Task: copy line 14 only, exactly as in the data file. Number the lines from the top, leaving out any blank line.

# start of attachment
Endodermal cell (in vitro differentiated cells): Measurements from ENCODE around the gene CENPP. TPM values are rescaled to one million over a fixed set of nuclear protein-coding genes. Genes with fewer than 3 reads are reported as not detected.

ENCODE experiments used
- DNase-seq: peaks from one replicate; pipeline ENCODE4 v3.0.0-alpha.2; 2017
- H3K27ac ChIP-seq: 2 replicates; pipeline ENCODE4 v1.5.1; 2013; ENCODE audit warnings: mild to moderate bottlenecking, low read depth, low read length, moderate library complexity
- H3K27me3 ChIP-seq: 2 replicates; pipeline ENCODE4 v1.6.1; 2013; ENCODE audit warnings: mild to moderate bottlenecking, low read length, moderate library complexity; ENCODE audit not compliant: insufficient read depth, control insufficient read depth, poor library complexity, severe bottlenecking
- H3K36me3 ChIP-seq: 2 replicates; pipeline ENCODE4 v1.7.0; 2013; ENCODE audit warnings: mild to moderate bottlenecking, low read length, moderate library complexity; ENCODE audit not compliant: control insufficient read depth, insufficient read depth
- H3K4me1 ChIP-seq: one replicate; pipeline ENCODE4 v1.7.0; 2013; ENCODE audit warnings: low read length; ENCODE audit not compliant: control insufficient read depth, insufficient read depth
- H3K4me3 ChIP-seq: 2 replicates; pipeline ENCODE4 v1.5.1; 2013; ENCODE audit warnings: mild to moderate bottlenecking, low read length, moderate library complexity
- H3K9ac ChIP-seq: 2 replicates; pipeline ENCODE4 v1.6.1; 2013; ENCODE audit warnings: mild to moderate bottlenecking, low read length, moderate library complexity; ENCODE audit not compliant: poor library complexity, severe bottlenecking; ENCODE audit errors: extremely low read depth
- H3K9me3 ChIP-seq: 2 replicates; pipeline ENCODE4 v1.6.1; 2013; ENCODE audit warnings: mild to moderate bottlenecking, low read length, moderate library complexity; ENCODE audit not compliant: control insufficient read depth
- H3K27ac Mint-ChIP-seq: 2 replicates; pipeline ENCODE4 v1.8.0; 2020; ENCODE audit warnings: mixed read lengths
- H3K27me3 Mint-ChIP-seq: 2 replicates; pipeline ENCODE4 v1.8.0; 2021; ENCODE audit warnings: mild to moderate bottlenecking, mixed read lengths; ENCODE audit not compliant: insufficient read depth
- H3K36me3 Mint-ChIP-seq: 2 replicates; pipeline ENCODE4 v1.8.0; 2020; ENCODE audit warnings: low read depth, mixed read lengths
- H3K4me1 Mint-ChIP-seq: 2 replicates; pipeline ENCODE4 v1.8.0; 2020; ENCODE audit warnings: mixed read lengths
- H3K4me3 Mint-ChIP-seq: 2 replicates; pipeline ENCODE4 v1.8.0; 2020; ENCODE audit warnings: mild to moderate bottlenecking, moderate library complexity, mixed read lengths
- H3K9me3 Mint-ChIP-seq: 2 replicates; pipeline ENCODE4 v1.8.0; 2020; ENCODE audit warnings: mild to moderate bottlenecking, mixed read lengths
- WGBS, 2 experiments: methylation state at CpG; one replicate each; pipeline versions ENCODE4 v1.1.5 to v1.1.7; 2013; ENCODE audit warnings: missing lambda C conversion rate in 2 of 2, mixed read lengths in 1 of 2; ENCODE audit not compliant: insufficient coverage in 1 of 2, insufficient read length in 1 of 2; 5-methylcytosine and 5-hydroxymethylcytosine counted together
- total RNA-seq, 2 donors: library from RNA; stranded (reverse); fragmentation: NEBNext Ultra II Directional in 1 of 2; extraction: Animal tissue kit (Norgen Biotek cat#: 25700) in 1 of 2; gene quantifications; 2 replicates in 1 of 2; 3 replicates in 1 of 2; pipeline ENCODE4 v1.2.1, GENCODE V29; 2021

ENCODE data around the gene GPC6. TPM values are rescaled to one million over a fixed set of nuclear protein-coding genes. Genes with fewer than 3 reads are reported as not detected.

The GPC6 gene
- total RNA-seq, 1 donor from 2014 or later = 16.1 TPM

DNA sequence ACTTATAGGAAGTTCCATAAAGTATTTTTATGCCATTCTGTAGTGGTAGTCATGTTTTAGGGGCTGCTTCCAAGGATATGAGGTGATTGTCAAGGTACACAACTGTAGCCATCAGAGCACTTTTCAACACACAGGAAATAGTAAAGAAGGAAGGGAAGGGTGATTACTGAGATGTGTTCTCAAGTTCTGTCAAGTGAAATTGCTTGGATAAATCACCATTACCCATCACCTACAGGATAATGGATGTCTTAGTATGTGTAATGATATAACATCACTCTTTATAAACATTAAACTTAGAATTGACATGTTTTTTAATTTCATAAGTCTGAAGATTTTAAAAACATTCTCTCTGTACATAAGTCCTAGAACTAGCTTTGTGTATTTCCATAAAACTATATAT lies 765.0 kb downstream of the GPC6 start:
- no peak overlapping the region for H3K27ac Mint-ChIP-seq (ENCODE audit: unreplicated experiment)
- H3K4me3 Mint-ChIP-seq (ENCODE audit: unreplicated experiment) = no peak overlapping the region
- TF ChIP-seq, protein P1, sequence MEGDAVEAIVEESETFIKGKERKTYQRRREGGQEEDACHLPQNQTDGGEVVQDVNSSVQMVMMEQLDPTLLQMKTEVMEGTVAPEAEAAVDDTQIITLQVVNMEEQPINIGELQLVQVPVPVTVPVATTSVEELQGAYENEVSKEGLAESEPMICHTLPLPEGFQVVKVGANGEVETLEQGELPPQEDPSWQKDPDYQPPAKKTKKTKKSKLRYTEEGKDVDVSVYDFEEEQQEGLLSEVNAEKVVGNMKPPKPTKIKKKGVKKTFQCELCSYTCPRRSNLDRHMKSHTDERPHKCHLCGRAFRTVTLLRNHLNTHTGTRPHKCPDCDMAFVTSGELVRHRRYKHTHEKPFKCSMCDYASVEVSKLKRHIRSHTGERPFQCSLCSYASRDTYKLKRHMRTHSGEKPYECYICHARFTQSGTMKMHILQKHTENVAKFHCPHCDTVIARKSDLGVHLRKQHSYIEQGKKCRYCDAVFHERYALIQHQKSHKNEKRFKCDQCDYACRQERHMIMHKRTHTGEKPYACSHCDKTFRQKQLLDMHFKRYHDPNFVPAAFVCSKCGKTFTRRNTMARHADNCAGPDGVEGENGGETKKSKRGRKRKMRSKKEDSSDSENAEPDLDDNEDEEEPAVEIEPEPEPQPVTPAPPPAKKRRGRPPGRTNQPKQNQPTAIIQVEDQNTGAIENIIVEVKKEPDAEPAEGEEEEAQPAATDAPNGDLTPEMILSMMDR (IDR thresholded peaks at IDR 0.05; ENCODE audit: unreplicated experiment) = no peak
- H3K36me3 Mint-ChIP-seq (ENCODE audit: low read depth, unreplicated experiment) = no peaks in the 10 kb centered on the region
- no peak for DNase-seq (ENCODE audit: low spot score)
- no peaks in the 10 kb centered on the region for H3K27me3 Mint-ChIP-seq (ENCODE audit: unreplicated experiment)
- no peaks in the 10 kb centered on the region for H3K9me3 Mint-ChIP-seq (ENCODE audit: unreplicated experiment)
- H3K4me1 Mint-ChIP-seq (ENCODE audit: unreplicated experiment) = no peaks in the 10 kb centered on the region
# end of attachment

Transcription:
- H3K4me1 Mint-ChIP-seq: 2 replicates; pipeline ENCODE4 v1.8.0; 2020; ENCODE audit warnings: mixed read lengths